Since his accession to the country's presidency in February last year, Cyril Ramaphosa's admirers have argued that his immediate options were limited by the need for a solid mandate.
Once he had secured this, he would have the necessary political capital to drive much-needed policy reform to get South African on track.
Now that President Cyril Ramaphosa has brought his party to a respectable win in the elections, and has constituted his Cabinet, expectations are that the time for action has arrived.
As if to underline this, the International Monetary Fund (IMF) has had some sobering things to say in the wake of a visit to South Africa.
Its message, expressed in the clipped, understated tones of professional economists, pointed to significant structural problems in the economy: "The fiscal deficit is set to worsen as weak growth constrains revenue, current expenditure remains rigid, and public enterprises require additional support."
This is a combustible mix. The state is outspending itself – not least on propping up its badly-run state companies – while the indifferent performance of the economy precludes creating any more substantive volumes of resources to tap into.
This caution comes along with renewed focus on the country's credit ratings.
Already at so-called junk status with Fitch and S&P, South Africa was issued a veiled warning by Moody's last month that the country faced considerable challenges, which – left unattended – would come to overwhelm its still significant strengths.
Commented the agency: "In the absence of effective policy change, the sovereign's credit profile will most likely continue to erode, with fiscal strength weakening and growth remaining low.
"Fading prospects of policies that will sustain fiscal and economic strength, alongside any signs of diminishing resilience to shocks, would put downward pressure on the country's rating."
Moody's retains South Africa at a notch above junk status, and this is a stark warning that even this is in jeopardy.
S&P, meanwhile – having voiced some optimism in the wake of the election – recently sounded a more cautious note.
"The government will likely continue to shy away from difficult and contentious issues such as widespread staff retrenchments in SOEs and tackling the labour unions."
It continued: "Overall reform efforts are likely to be lacklustre and unlikely to be significant enough to drive strong GDP growth."
The consequences of all stand to be serious.
They are also tragic, since the problems that South Africa is confronting are not the consequences of a war or natural disaster, nor even (solely) of such reviled pathologies as corruption.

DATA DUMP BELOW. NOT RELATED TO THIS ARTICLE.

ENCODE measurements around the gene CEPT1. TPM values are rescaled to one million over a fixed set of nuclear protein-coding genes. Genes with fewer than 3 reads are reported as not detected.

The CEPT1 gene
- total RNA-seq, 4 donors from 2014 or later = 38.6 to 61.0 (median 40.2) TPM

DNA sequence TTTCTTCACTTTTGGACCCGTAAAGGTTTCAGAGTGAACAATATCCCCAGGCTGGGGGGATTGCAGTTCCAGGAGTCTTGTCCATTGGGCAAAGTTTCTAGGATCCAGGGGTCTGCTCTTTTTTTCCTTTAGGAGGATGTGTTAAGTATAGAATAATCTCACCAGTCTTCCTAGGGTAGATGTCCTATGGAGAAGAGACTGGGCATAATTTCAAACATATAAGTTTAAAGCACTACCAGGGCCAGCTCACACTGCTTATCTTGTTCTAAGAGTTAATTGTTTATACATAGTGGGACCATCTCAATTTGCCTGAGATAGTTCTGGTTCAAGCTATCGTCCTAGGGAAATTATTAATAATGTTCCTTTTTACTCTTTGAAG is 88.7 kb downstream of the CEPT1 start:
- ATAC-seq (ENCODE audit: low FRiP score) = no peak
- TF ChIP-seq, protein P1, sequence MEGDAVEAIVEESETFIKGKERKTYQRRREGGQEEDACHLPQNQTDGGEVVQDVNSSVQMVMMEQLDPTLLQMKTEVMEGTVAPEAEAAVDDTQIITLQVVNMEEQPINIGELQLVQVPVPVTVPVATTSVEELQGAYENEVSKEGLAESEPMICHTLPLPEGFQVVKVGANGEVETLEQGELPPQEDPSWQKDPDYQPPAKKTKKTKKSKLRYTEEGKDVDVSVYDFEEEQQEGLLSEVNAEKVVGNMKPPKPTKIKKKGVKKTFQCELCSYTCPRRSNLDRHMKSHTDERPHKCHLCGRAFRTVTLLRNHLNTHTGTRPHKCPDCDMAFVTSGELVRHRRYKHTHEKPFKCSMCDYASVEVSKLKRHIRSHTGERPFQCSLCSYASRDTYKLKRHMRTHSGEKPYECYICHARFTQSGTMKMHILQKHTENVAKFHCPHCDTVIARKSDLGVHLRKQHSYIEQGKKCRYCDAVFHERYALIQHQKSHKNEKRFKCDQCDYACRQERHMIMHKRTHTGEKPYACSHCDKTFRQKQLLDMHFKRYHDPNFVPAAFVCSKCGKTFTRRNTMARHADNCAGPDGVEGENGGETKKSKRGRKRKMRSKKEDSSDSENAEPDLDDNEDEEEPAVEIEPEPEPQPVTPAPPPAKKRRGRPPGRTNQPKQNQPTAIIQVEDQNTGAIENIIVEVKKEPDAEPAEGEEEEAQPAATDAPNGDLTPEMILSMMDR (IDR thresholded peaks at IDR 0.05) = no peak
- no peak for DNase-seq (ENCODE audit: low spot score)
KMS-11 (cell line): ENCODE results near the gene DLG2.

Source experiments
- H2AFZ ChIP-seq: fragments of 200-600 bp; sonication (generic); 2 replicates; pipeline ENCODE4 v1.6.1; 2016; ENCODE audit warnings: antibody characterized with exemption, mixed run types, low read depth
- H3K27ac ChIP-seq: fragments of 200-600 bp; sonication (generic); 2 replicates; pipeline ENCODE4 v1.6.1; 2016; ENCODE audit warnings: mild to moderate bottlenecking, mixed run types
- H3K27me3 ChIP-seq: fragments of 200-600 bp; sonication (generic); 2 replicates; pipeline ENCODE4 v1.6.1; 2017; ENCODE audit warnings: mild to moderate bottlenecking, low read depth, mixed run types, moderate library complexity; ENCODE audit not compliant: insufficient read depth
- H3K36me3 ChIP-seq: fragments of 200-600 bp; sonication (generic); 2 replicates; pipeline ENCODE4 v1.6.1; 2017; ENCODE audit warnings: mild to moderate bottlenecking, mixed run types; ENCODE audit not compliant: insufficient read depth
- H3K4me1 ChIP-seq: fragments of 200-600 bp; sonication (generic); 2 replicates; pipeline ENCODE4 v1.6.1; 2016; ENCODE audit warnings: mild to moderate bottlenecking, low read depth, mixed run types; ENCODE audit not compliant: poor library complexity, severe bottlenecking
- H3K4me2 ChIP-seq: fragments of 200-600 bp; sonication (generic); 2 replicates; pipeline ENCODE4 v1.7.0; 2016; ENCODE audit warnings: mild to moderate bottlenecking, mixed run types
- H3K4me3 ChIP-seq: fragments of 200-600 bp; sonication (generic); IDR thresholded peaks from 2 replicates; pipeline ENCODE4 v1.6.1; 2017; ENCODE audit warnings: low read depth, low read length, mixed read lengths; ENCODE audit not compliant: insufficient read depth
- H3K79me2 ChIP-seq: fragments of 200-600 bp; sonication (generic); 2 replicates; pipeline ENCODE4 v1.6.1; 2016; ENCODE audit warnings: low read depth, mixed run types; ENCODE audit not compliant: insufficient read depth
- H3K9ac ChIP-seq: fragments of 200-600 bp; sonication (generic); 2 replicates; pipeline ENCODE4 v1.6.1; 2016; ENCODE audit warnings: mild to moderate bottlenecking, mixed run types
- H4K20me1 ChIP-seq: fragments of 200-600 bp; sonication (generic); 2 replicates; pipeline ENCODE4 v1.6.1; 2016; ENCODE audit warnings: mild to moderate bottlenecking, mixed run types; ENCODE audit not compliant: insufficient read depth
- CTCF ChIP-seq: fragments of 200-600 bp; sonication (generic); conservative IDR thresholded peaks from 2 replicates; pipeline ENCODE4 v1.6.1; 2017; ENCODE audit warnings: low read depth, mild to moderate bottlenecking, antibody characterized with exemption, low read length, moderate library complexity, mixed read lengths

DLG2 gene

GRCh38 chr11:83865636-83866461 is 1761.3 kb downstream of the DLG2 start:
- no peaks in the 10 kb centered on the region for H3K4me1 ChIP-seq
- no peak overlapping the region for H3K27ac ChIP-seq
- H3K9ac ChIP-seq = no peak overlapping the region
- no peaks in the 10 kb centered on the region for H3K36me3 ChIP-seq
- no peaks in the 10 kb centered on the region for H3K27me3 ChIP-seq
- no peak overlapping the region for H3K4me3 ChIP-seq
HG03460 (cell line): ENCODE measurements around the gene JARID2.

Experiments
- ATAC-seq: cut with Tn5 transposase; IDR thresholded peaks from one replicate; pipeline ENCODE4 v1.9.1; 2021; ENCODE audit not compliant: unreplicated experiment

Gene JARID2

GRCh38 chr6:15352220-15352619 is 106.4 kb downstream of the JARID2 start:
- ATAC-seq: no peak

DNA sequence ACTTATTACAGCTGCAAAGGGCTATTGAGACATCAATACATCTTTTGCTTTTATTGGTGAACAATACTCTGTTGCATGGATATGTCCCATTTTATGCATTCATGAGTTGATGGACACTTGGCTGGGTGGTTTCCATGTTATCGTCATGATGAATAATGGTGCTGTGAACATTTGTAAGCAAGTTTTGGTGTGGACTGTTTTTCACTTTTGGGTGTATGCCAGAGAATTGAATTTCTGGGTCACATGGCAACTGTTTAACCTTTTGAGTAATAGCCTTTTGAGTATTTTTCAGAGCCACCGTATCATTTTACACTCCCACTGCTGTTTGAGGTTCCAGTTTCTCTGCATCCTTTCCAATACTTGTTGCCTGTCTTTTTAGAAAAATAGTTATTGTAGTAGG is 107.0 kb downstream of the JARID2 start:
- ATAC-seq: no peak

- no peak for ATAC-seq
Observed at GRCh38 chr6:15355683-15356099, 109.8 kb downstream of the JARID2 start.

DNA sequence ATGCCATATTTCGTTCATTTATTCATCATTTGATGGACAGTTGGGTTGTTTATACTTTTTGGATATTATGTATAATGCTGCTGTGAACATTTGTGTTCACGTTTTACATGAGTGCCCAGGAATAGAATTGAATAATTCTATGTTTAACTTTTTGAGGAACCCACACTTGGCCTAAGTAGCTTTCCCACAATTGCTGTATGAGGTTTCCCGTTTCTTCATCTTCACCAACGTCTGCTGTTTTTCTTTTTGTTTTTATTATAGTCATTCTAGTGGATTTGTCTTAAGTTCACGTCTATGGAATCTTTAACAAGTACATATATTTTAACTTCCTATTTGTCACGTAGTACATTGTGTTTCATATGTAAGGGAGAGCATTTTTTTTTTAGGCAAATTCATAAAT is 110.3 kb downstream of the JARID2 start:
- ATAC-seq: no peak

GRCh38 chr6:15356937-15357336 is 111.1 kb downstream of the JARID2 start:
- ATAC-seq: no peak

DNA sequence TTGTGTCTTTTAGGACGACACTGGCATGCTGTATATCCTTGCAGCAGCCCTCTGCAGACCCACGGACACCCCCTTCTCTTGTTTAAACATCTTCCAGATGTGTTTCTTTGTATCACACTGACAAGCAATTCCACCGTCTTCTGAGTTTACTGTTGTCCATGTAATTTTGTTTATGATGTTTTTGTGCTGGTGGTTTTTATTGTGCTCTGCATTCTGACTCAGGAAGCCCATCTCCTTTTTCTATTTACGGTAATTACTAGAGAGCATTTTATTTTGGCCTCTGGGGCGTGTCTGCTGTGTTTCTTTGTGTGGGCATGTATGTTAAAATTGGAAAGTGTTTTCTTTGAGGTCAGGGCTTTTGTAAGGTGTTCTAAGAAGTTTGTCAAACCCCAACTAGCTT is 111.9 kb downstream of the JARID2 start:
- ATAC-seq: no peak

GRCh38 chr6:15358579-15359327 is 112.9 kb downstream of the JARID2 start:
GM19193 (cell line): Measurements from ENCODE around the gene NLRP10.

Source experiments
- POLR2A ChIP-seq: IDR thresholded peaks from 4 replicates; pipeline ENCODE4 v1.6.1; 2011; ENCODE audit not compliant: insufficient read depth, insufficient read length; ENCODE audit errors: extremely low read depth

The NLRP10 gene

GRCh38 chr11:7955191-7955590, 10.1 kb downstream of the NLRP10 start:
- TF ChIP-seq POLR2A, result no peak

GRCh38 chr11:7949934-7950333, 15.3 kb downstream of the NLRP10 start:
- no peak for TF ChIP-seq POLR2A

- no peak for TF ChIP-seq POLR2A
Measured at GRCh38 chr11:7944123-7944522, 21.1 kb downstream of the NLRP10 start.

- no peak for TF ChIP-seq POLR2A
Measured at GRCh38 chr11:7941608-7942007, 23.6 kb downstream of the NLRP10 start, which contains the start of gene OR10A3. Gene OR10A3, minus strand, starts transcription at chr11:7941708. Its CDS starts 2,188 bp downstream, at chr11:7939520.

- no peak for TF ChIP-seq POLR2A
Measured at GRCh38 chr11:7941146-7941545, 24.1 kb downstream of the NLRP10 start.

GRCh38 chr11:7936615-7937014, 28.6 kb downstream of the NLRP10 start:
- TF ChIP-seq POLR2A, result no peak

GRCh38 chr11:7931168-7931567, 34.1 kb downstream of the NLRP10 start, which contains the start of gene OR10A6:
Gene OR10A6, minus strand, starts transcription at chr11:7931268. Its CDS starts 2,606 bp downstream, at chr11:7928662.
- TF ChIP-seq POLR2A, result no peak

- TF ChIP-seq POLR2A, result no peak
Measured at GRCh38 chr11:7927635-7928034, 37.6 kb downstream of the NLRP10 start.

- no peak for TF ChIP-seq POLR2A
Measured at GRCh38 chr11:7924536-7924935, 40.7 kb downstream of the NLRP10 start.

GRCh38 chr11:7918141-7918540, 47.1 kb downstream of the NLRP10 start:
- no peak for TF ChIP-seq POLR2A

They are the predictable outcomes of policy decisions that defied economic sense, that elevated ideology over pragmatism and that created perverse incentives.
The country's dogged commitment to maintaining a suite of state-owned enterprises, charged with all manner of developmental responsibilities and overseen by people whose political credentials frequently trumped their business acumen (or the business acumen of their colleagues) is an obvious and glaring example.
There is no firm evidence that any game-changing lessons have been learned – the CEOs of South African Airways and Eskom have recently announced their resignations.
Meanwhile, the Secretary General of the African National Congress maintains that central to his party's mandate is to prevent privatisation – not that it was really ever on the table.
The land question
Meanwhile, expropriation without compensation has already proved to be a deterrent to investment. As economist Azar Jammine remarked to the Financial Mail in January, it destroyed whatever prospects may have existed for a 'Ramaphoria' windfall. (The cover of the issue in which these comments were carried bore the bold headline 'How Land Expropriation could Work in SA… without Destroying the Economy'. When a respected publication is offering ideas to manage a policy so that it does not in fact 'destroy the economy', it's a sign that the policy in question is a poor one.) Already there is evidence of reluctance to invest as a result of the policy proposals.
Economic modelling conducted by Dr Roelof Botha, who is affiliated with the Gordon Institute of Business Science; and Professor Ilse Botha of the University of Johannesburg, put the cost to GDP at hundreds of billions of rands annually in the short to medium term as a result of a fall-off of investment (their scenarios examined investment declines of 5% or 10%). Well over two million jobs could also be lost. State revenue would likely tumble, widening the fiscal deficit, which is already a cause for concern.
"This study confirms imminent socio-economic disaster for SA in the event of expropriation without compensation being pursued.
"It is clear from international evidence that a strategy aimed at land reform should be based on market principles and pragmatism, with a detailed and comprehensive land audit as starting point," the authors wrote.
The damage inflicted by EWC will not be limited to farms and agriculture.
Tough reforms needed
The ratings agencies and the IMF are, in this sense, merely adding their voices to what others have warned against, highlighting the specifics of the inevitable fallout if the current determination is maintained.
President Ramaphosa is in the presidential office, and has his mandate. He should also have heard the warnings. He must now make his choices.
Terence Corrigan is a project manager at the Institute of Race Relations. Views expressed are his own and do not necessarily reflect those of Fin24.